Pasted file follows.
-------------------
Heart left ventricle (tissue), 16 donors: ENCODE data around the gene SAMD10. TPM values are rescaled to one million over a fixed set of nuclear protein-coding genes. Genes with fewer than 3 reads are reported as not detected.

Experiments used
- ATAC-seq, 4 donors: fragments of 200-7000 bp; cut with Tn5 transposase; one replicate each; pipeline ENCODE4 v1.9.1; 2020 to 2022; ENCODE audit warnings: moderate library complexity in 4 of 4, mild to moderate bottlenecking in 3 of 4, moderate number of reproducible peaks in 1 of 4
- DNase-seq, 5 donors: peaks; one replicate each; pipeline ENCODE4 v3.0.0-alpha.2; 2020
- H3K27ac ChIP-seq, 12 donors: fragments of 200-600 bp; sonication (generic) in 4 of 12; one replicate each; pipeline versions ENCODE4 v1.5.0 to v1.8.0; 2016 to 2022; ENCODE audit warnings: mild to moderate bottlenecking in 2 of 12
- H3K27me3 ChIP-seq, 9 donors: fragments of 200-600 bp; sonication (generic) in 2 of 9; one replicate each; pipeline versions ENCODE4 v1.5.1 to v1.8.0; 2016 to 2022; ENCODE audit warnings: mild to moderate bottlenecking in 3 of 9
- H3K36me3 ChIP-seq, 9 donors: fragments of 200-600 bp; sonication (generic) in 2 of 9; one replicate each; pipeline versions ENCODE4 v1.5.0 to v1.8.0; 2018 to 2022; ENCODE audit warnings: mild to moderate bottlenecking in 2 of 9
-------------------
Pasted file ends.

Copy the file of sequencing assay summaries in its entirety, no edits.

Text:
Heart left ventricle (tissue), 16 donors: ENCODE data around the gene SAMD10. TPM values are rescaled to one million over a fixed set of nuclear protein-coding genes. Genes with fewer than 3 reads are reported as not detected.

Experiments used
- ATAC-seq, 4 donors: fragments of 200-7000 bp; cut with Tn5 transposase; one replicate each; pipeline ENCODE4 v1.9.1; 2020 to 2022; ENCODE audit warnings: moderate library complexity in 4 of 4, mild to moderate bottlenecking in 3 of 4, moderate number of reproducible peaks in 1 of 4
- DNase-seq, 5 donors: peaks; one replicate each; pipeline ENCODE4 v3.0.0-alpha.2; 2020
- H3K27ac ChIP-seq, 12 donors: fragments of 200-600 bp; sonication (generic) in 4 of 12; one replicate each; pipeline versions ENCODE4 v1.5.0 to v1.8.0; 2016 to 2022; ENCODE audit warnings: mild to moderate bottlenecking in 2 of 12
- H3K27me3 ChIP-seq, 9 donors: fragments of 200-600 bp; sonication (generic) in 2 of 9; one replicate each; pipeline versions ENCODE4 v1.5.1 to v1.8.0; 2016 to 2022; ENCODE audit warnings: mild to moderate bottlenecking in 3 of 9
- H3K36me3 ChIP-seq, 9 donors: fragments of 200-600 bp; sonication (generic) in 2 of 9; one replicate each; pipeline versions ENCODE4 v1.5.0 to v1.8.0; 2018 to 2022; ENCODE audit warnings: mild to moderate bottlenecking in 2 of 9